The firm said the move makes it the biggest constructor of offshore wind in the world and will increase the amount of renewable energy produced by four gigawatts (GW) over the period.
SSE’s plans will see the group deliver a quarter of the UK's 40GW offshore wind target by 2030 and more than a fifth of the UK's electricity networks investment.
Its increased spend on new energy generation is 65 per cent higher than previous commitments, with the company saying it intends to take advantage of the UK government's new super-deduction tax plans laid out earlier this year by Chancellor Rishi Sunak. It means for every £1 spent, the government will refund businesses £1.30 to encourage capex investment.
SSE – the recent subject of break-up speculation - will see 40 per cent spent on networks, 40 per cent on renewables and 20 per cent on the rest of the business.
Chief executive Alistair Phillips-Davies said: “In recent years we have made great progress in focusing the SSE Group on the delivery of the electricity infrastructure needed in the transition to net zero.
“We are constructing more offshore wind than anyone else in the world right now and expanding overseas, delivering the electricity networks needed for net zero and pioneering carbon capture, hydrogen and battery technologies to deliver system flexibility.
“Today's announcement means SSE will maximise its long-term potential and capture growth opportunities during a critical time for the energy sector, strengthening and growing its core businesses, creating jobs, delivering for wider society and offering attractive shareholder returns.”
The turbo-charged green investment plans came as the group revealed pre-tax profits for the six months to September jumped 116 per cent to almost £1.7bn, on a reported basis, thanks, in part, to the soaring energy prices experienced this year.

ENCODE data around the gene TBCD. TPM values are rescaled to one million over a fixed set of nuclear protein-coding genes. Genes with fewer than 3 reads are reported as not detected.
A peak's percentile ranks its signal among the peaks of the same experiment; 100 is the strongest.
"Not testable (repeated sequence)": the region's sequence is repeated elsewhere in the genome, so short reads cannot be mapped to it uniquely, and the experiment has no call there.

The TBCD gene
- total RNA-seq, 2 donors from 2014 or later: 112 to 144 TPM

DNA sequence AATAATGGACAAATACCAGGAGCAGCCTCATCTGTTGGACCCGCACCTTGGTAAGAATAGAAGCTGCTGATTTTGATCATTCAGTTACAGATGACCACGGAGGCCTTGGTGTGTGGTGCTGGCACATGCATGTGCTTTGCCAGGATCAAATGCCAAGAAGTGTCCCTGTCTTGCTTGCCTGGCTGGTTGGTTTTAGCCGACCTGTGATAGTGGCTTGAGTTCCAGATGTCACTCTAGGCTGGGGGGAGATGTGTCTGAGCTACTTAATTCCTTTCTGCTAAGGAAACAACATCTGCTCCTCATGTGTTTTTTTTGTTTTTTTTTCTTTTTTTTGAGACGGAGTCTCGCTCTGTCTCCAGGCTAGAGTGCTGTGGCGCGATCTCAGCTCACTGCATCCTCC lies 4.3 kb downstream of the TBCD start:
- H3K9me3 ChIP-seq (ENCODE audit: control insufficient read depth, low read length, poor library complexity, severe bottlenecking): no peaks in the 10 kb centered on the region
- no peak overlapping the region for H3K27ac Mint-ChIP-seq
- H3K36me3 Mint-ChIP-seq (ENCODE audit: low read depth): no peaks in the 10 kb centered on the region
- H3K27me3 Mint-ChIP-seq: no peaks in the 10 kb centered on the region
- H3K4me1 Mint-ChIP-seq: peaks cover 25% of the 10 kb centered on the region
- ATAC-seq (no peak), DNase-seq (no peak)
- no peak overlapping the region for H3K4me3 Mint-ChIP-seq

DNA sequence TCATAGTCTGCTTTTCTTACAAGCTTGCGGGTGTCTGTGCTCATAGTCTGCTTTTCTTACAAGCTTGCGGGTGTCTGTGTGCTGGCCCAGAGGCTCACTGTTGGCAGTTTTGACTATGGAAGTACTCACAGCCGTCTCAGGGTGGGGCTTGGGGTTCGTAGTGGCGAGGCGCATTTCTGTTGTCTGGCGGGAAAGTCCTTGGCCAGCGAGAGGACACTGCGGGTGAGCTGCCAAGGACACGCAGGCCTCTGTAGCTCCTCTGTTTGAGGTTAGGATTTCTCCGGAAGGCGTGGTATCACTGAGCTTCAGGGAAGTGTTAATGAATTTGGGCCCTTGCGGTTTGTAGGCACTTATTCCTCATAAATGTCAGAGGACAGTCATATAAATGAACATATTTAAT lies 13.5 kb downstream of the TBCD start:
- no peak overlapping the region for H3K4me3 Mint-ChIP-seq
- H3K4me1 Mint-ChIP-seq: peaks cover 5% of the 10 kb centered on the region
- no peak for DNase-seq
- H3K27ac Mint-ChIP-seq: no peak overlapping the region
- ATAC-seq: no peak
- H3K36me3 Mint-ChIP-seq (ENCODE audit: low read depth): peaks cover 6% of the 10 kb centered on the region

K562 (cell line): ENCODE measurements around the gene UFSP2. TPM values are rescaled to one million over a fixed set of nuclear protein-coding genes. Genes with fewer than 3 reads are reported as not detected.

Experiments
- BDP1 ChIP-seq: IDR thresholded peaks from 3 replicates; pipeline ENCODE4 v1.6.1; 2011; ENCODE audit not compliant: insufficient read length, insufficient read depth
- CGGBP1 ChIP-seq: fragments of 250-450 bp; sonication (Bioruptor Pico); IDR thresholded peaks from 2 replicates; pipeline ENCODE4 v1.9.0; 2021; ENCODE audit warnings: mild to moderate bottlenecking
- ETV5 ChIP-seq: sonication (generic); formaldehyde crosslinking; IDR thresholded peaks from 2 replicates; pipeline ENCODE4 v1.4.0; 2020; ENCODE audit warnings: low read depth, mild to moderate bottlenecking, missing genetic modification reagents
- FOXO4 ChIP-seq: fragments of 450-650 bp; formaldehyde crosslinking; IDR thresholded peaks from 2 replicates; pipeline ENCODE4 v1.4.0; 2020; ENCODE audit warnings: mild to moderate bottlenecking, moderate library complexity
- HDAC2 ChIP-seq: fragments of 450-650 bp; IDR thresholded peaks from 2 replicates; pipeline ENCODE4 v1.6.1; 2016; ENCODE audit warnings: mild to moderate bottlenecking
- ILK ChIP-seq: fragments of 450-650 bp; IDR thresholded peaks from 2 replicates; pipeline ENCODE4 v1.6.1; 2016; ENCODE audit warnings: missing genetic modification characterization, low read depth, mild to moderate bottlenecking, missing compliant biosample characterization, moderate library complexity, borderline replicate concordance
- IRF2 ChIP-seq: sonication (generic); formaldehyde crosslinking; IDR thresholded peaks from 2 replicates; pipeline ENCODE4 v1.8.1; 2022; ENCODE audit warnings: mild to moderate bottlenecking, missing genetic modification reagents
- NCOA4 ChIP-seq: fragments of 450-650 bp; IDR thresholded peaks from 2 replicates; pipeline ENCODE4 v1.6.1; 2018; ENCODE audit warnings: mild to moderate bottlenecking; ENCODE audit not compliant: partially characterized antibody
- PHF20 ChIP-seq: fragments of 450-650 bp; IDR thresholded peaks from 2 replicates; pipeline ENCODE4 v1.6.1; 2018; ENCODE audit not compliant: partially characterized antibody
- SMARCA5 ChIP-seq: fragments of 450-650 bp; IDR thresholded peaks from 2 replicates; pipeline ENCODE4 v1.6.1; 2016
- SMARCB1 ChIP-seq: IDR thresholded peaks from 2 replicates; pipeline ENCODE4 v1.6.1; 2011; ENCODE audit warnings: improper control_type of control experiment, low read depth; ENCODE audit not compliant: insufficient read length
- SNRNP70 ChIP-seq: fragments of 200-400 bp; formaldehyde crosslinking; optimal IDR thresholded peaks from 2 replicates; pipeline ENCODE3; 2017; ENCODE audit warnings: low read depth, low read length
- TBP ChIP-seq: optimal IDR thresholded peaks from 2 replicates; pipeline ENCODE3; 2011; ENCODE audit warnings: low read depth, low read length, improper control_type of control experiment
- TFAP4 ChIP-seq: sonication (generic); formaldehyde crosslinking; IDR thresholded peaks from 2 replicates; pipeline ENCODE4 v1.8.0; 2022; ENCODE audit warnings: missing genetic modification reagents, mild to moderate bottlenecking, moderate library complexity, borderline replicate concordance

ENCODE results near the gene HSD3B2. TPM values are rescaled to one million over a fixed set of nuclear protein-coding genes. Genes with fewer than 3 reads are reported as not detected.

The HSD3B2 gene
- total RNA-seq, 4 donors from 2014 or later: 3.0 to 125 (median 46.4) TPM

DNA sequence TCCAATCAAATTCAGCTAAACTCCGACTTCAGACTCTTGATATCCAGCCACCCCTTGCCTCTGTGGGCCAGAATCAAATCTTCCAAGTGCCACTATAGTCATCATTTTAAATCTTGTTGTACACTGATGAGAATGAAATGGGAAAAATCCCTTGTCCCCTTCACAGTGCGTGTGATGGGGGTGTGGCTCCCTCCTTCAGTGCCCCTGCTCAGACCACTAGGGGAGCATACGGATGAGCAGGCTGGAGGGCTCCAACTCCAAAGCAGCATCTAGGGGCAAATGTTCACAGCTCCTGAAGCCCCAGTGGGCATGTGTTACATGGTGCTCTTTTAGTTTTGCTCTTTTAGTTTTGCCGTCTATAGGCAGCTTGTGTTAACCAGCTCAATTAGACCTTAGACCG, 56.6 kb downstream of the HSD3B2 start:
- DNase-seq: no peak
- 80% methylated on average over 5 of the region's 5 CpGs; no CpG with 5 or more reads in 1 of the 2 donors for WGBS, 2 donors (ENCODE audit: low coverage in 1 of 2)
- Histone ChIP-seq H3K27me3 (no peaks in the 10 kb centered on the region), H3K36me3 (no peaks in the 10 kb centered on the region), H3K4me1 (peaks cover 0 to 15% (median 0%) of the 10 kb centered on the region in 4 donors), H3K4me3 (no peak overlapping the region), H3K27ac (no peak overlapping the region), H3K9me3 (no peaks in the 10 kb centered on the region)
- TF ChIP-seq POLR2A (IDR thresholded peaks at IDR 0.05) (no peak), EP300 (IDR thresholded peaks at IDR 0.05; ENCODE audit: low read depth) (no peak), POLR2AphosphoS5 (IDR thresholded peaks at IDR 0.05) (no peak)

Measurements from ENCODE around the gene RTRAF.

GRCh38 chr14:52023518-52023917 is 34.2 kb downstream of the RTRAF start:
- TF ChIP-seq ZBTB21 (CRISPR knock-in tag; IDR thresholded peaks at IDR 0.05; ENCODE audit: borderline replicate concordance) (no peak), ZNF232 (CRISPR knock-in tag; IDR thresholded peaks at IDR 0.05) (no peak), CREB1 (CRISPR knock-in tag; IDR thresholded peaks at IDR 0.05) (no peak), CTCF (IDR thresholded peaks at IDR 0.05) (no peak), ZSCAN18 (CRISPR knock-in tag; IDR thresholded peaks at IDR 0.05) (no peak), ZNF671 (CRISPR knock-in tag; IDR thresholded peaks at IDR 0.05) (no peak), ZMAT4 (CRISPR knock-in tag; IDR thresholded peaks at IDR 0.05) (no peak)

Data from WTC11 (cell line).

But the company's renewables division was hit by poor weather in the UK during the summer, with wind levels low and dry conditions impacting its hydro business.
Despite the high gas prices, SSE said it would continue to dispose of its 33.3 per cent stake in gas distribution operator Scotia Gas Networks in the financial year.
John Moore, senior investment manager at Brewin Dolphin, the wealth management firm, said: “These are a good set of results from SSE, but the announcement around its strategic direction is perhaps of more importance.
“In recent years the friction for the company has been between its need to invest in green energy infrastructure and generation and its desire to pay an attractive dividend – a dilemma of even more relevance in the post-COP26 world.
“What SSE has set out provides the framework for how the company will deliver that, maintaining its commitment to net zero along with its appeal as an investment proposition.
“SSE instinctively feels like a company that should benefit from the renewed focus on and greater appetite for sustainability, and translating this strategy into reality may be the starting point for a new phase for the company,” he added.